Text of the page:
Journalists wounded in newsroom attack in Bangladesh
|Publisher||Committee to Protect Journalists|
|Publication Date||29 May 2012|
|Cite as||Committee to Protect Journalists, Journalists wounded in newsroom attack in Bangladesh, 29 May 2012, available at: http://www.refworld.org/docid/4fcf5f621a.html [accessed 25 April 2014]|
New York, May 29, 2012 – The Committee to Protect Journalists condemns Monday night's attack on the offices of an Internet news outlet in Dhaka in which at least nine journalists were wounded.
A group of at least 15 unidentified men, all carrying sharp objects including machetes, broke into the newsroom of bdnews24.com, a local media outlet that presents news in both Bangla and English, news reports said. The men attacked and stabbed journalists and other staff members, and vandalized the staff's vehicles in the parking lot, the website reported.
Abdur Rahim Harmacchi, a senior reporter at the news site who was slightly injured in the attack, told Agence France-Presse that after the men entered the office, "they started hacking some of our colleagues on the office's ground floor."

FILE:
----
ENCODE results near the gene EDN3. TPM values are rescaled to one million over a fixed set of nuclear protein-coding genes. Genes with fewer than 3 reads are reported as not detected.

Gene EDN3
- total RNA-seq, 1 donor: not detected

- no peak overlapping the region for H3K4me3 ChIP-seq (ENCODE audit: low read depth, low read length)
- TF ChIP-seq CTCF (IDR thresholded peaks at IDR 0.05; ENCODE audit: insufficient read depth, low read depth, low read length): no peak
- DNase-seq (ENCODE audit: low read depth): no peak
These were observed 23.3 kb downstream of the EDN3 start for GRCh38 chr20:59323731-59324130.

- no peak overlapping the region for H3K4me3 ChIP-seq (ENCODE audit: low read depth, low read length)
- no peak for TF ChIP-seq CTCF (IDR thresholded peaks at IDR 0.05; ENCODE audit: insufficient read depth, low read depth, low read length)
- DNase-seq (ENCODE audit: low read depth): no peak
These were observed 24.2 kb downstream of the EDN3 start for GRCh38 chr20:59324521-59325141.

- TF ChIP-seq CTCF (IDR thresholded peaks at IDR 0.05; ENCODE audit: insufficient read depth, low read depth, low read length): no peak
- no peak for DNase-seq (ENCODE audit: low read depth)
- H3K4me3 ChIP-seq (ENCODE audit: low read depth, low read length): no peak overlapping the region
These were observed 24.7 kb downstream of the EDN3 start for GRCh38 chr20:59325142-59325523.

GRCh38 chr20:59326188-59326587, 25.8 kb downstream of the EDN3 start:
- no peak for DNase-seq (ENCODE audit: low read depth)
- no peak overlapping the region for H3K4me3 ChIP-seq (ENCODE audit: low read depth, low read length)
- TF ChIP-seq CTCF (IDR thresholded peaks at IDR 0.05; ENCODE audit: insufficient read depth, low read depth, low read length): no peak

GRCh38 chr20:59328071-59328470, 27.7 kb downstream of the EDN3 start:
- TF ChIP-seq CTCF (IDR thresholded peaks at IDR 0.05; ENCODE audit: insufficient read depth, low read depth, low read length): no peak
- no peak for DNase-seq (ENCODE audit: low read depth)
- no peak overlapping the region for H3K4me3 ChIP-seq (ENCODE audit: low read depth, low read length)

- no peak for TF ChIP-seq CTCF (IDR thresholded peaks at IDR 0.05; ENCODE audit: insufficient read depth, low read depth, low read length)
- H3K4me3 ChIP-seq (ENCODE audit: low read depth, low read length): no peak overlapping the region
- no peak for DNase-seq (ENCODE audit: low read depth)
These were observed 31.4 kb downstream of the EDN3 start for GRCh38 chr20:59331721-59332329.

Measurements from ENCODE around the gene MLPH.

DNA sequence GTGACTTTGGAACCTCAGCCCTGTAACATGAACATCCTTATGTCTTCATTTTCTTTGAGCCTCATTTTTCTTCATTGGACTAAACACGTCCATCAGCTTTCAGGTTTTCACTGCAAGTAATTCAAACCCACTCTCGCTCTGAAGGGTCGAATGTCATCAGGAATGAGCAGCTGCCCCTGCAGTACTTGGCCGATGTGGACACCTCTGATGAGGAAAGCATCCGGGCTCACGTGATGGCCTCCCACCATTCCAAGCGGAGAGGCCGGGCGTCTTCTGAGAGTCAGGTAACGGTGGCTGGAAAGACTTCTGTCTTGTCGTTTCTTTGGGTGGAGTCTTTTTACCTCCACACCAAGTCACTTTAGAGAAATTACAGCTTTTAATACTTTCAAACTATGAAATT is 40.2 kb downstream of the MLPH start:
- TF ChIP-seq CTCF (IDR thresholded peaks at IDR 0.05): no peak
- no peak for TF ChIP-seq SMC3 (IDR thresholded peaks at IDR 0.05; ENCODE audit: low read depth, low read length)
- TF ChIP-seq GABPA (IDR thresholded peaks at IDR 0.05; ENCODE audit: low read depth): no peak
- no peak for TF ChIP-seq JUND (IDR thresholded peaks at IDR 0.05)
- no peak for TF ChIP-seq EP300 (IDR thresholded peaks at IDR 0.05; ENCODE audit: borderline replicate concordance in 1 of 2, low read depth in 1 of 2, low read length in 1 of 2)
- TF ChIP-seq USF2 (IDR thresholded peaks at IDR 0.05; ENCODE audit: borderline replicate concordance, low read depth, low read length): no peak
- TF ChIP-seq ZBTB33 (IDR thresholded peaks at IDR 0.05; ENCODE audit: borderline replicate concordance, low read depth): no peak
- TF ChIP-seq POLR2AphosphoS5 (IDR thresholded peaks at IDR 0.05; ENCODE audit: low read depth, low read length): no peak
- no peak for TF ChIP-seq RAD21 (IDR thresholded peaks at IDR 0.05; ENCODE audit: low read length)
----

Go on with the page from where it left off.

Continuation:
Lutful Kabir, the deputy commissioner of Dhaka police, told AFP that nine journalists and an office administrator were wounded in the attack. Three of them underwent surgery for their critical injuries on Tuesday and are now recovering, bdnews24.com reported.
On Tuesday, Dhaka police arrested three people in connection with the attack, bdnews24.com reported. Prodeep Chowdhury, the chief reporter for the news outlet, told AFP that the staff did not know the reason for the attack.
"We are outraged that men with machetes stormed the offices of a newsroom and attacked the journalists present," said Bob Dietz, CPJ's Asia program coordinator. "We call on authorities to launch a thorough investigation into the attack and determine the masterminds of this crime."
Bangladesh is among the worst nations in the world in combating deadly anti-press violence, CPJ research shows. At least 12 journalists have died in the country since 1992, according to CPJ research.